Chuck’s parents weren’t sure how to introduce him and his younger brother to their lifestyle choice. But as the boys got older, they decided it was time to take them to Mountain Air Ranch, Colorado’s family-friendly nudist club that was then almost thirty years old.
“Everybody thinks that seeing your mom and dad naked for the first time is a total shock. For a twelve-year-old kid, maybe," says Chuck, recalling his first visit to the club in 1962. "But I love this place. It either works for you or it doesn’t.” And it works for Chuck, who's considered the ranch his home away from home since he returned from serving in the Vietnam War. (He, like many regulars at Mountain Air Ranch, gave only his first name for this piece.)
Mountain Air Ranch, 25 minutes southwest of Littleton between Bald Mountain and Pyramid Peak, has been a favorite spot of nudists for weekend trips or summer vacations for generations. Founded in 1935 by a group of Colorado nudists looking for freedom from persecution for practicing nudism, then gaining popularity (and notoriety) around the country, the Colorado Sunshine Club bought a patch of mountain land that could be used as a retreat. Its transformation into a family-friendly resort started with turning a chicken coop into a sauna. The facility has been in continuous operation over the years, changing its name to Mountain Air Ranch and providing a sanctuary for those who simply feel more comfortable in the nude.
In advance of that celebration, about 150 Mountain Air Ranch members, new and old, alone and with families — and all stark naked — gather at the club on the last day of June. Men and women compete in a bocce ball tournament, nude sunbathers sit by the pool, and hikers clad in nothing but socks and boots traverse the trails across the approximately 150-acre property. All of these activities have one thing in common: sunscreen, since body parts that do not often see the sun are especially prone to sunburn.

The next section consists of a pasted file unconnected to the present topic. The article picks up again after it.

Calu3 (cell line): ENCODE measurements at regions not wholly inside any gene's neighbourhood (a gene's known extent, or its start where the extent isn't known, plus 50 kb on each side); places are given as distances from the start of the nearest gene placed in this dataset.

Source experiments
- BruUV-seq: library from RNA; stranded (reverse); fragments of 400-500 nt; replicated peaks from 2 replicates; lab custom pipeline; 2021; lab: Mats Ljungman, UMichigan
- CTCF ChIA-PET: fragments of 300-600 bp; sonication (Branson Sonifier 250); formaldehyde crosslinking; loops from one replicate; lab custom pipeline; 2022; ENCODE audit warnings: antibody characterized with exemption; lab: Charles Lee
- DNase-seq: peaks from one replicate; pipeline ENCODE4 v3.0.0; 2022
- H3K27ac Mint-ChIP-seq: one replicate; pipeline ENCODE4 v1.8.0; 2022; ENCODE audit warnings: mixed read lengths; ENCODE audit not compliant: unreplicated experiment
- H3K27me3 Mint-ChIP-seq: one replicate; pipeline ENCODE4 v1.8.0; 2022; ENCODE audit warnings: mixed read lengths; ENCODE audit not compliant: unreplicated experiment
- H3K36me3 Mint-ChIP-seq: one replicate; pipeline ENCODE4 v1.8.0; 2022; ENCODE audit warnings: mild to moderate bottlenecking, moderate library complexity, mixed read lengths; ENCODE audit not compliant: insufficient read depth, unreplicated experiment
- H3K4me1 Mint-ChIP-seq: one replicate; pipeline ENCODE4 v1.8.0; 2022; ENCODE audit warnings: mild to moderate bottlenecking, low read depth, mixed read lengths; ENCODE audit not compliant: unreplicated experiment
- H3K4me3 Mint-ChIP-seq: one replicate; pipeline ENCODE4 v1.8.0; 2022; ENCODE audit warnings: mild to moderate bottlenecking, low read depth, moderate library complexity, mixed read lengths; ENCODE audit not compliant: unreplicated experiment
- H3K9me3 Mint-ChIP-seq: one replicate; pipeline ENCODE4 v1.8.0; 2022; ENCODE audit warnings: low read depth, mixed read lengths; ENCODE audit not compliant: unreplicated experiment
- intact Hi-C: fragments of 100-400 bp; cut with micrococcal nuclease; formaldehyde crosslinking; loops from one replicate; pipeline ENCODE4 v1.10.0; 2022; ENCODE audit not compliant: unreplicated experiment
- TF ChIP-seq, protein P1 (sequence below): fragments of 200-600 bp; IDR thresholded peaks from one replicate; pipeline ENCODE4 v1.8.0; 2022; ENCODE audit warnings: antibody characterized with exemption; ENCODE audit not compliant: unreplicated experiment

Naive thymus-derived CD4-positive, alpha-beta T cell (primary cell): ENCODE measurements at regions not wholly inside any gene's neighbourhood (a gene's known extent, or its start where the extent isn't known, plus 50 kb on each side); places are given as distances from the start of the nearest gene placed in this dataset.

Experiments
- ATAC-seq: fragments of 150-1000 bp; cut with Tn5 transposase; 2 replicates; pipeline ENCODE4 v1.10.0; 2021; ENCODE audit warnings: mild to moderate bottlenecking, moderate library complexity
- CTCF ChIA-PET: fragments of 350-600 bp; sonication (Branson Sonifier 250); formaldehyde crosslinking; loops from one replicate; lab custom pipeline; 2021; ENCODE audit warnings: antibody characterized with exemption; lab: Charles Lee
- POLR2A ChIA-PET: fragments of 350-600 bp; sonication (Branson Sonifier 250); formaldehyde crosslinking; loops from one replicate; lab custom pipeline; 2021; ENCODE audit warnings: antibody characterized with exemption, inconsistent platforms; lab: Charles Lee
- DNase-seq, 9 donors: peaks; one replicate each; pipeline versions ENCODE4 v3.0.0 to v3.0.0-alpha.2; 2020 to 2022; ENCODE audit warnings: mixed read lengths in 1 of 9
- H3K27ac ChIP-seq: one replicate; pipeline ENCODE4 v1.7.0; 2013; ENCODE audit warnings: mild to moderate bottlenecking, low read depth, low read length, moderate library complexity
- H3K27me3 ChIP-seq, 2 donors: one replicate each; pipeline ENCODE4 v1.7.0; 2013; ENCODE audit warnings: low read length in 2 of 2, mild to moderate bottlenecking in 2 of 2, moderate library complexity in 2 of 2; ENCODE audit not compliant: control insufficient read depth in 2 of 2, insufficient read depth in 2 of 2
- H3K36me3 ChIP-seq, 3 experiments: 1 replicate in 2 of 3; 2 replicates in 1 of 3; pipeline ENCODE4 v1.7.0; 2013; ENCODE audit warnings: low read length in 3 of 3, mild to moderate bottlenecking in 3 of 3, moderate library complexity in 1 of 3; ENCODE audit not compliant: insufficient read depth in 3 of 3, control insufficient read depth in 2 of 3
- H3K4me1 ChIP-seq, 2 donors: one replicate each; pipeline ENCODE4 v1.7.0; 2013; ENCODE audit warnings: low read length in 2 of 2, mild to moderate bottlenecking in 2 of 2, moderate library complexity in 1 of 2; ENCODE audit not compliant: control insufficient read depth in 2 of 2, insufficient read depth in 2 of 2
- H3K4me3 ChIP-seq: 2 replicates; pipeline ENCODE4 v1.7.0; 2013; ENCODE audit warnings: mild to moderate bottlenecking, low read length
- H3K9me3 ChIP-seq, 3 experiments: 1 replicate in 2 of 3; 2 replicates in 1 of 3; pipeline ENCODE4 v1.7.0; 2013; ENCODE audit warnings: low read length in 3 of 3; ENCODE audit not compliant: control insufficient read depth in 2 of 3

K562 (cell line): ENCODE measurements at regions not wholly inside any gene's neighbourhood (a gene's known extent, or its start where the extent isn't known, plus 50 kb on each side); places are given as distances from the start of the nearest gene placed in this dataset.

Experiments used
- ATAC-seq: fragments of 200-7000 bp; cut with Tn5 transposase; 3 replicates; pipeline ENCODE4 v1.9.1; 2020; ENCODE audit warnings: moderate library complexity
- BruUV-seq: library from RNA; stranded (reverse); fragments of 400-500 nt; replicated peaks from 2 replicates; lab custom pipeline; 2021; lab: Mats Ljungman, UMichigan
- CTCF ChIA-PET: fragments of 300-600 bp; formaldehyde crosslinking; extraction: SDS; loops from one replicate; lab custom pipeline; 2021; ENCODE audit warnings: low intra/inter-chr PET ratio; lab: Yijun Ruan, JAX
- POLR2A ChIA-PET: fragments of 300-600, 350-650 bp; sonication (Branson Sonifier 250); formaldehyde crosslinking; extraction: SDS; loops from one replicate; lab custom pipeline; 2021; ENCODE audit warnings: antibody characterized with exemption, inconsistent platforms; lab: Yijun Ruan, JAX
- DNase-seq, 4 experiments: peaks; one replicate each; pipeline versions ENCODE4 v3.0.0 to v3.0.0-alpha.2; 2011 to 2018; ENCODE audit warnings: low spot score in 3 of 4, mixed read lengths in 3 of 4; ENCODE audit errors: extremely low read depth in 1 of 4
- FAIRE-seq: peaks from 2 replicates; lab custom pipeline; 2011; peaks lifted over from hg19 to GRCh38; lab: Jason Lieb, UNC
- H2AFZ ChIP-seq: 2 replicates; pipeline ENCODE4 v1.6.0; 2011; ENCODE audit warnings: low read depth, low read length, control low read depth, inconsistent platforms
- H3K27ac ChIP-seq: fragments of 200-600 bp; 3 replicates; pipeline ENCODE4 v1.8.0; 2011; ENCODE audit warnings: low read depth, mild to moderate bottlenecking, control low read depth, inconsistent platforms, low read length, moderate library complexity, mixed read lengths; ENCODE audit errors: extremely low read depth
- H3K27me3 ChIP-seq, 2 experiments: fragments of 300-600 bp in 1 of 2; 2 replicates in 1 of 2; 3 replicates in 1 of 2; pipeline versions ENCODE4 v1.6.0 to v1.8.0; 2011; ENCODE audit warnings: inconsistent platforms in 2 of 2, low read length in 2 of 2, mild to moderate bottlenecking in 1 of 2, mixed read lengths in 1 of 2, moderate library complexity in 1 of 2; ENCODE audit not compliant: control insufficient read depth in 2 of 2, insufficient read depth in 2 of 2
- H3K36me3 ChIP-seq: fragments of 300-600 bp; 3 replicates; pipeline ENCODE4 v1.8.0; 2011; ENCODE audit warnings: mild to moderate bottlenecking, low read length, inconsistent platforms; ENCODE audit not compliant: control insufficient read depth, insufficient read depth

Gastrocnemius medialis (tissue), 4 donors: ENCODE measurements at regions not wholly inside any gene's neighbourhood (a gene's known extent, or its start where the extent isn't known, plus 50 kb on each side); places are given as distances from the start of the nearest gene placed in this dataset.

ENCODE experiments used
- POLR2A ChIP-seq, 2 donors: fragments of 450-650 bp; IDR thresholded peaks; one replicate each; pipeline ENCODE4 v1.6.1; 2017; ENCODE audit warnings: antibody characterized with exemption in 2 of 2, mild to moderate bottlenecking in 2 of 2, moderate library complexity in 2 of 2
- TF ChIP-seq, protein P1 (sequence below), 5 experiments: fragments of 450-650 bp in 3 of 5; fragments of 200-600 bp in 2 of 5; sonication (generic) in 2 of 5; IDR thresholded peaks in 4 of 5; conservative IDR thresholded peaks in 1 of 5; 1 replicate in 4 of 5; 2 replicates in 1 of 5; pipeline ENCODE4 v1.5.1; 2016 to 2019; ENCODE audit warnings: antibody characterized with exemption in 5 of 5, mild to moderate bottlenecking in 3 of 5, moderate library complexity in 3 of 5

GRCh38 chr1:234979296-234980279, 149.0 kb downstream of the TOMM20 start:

The members have very different stories about what led them to nudism, though. Janet remembers being on a boat with high-school classmates in the early ’80s when one of the girls began complaining about the tan lines that she would surely sport at the upcoming school prom. When one of the boys shouted, “Take your top off!," the girl did, and Janet followed suit. She's been a nudist ever since.
Stella’s parents were hippies who always had a positive outlook about nudity. Stella began nude modeling for art classes, and when she decided she wanted more camaraderie, she started going to nudist clubs and met people like Paunch.
“I’ve been a member here forty years — half my life,” says Paunch, an eighty-year-old artist beloved by fellow members. Over the years, he's seen the club's highs and lows, and feels the current energy level is "at the top."
But while Paunch may be a popular member, he also illustrates a problem: The club's membership is aging. Chris May, director of Mountain Air Ranch, estimates that the average member's age is somewhere between 55 and 60. She and other leaders have been trying to figure out how to attract younger members, but they have yet to come up with an ideal solution. That creates an uncertain financial future for the club.